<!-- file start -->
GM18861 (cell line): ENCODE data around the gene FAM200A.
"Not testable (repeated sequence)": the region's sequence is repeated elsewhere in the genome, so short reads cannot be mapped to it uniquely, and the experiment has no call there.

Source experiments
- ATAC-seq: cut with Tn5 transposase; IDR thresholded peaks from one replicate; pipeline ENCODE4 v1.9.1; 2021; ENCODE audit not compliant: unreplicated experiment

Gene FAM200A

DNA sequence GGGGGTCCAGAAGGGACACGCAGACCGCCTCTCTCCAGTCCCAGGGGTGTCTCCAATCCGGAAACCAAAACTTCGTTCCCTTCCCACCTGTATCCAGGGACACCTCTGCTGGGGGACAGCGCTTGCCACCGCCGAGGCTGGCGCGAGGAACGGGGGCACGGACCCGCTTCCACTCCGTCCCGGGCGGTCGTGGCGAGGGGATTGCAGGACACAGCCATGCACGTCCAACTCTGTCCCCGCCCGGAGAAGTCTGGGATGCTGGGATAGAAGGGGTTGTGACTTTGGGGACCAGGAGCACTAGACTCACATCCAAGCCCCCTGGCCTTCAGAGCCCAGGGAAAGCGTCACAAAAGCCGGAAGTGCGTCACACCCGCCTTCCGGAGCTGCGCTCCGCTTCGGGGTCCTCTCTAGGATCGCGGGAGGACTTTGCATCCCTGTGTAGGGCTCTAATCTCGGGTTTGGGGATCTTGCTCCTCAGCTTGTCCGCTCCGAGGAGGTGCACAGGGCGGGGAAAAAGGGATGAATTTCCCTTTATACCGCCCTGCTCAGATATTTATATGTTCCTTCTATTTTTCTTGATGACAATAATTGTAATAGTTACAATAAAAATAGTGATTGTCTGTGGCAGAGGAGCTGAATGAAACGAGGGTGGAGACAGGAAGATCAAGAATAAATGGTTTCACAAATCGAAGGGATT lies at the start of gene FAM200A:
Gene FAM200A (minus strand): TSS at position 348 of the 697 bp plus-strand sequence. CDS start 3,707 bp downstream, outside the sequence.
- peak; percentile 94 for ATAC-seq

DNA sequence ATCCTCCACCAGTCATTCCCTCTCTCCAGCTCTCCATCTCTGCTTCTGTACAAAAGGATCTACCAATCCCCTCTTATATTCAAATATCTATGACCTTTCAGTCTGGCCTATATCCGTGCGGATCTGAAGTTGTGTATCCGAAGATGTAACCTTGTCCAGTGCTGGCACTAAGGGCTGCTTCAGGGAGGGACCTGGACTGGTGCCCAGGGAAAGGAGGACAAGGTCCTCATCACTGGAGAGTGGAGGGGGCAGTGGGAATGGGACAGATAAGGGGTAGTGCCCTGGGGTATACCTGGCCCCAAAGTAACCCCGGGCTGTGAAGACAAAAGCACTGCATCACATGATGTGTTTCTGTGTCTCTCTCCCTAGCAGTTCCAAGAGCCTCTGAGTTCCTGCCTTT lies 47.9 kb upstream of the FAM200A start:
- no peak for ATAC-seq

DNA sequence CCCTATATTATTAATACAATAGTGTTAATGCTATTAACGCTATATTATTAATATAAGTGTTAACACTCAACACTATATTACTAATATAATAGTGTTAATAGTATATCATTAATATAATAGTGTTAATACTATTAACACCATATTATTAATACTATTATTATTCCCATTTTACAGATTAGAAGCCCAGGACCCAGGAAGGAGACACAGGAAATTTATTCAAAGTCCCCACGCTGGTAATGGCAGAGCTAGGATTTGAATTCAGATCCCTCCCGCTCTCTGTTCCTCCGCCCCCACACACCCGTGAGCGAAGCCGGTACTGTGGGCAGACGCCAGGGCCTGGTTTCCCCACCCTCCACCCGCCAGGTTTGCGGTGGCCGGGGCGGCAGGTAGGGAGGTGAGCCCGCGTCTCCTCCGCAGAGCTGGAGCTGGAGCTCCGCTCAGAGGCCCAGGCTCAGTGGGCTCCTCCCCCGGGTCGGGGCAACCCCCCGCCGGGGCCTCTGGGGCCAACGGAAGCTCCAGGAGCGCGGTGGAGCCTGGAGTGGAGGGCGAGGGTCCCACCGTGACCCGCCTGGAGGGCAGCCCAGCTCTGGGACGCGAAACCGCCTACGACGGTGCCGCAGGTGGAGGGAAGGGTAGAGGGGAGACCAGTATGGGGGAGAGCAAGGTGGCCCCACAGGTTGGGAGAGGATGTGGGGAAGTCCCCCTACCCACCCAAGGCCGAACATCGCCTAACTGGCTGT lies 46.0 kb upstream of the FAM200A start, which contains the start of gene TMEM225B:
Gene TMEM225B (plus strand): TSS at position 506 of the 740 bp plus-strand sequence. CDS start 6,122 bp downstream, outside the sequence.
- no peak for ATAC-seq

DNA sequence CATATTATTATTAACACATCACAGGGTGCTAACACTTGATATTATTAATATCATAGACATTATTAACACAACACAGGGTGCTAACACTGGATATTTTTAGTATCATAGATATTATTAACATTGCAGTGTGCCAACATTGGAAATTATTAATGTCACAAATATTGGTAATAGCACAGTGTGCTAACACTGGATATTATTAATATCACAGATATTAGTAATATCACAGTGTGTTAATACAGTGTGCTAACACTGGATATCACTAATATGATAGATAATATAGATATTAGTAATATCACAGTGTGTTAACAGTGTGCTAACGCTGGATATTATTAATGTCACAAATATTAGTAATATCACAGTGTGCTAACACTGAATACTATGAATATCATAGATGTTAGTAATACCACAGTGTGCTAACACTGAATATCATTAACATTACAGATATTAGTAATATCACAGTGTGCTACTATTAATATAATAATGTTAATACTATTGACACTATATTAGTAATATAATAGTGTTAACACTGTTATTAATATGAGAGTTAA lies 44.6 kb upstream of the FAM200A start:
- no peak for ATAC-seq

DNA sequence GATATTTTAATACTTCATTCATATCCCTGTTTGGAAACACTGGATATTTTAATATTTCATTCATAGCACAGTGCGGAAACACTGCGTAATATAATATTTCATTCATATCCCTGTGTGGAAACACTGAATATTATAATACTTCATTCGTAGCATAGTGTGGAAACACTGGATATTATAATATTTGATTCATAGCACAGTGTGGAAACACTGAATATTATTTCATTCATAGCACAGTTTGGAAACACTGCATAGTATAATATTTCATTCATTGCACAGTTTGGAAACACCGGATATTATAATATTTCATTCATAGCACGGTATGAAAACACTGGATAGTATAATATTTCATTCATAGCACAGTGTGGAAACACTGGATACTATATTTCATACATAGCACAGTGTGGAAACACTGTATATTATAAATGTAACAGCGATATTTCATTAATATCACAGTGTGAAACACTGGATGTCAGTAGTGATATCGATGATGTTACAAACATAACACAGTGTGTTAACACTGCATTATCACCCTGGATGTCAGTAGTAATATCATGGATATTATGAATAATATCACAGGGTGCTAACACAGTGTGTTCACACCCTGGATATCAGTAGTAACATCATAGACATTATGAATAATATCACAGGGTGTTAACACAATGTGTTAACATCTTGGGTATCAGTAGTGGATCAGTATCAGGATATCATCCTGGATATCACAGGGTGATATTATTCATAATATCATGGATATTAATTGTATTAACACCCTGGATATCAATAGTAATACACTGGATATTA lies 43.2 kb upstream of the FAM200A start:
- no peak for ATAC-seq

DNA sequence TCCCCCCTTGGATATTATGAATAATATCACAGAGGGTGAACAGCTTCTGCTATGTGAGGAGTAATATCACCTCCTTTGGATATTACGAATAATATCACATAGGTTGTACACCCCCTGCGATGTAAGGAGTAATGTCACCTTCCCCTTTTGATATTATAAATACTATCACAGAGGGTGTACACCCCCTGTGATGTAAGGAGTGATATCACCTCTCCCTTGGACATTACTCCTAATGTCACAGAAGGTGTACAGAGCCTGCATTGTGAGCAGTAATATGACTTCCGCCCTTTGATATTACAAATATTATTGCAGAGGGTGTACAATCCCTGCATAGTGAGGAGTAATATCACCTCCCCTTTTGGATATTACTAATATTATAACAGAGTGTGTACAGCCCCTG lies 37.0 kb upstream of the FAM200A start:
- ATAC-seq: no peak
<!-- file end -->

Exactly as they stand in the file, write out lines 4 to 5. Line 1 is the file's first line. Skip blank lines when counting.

- ATAC-seq: cut with Tn5 transposase; IDR thresholded peaks from one replicate; pipeline ENCODE4 v1.9.1; 2021; ENCODE audit not compliant: unreplicated experiment

Gene FAM200A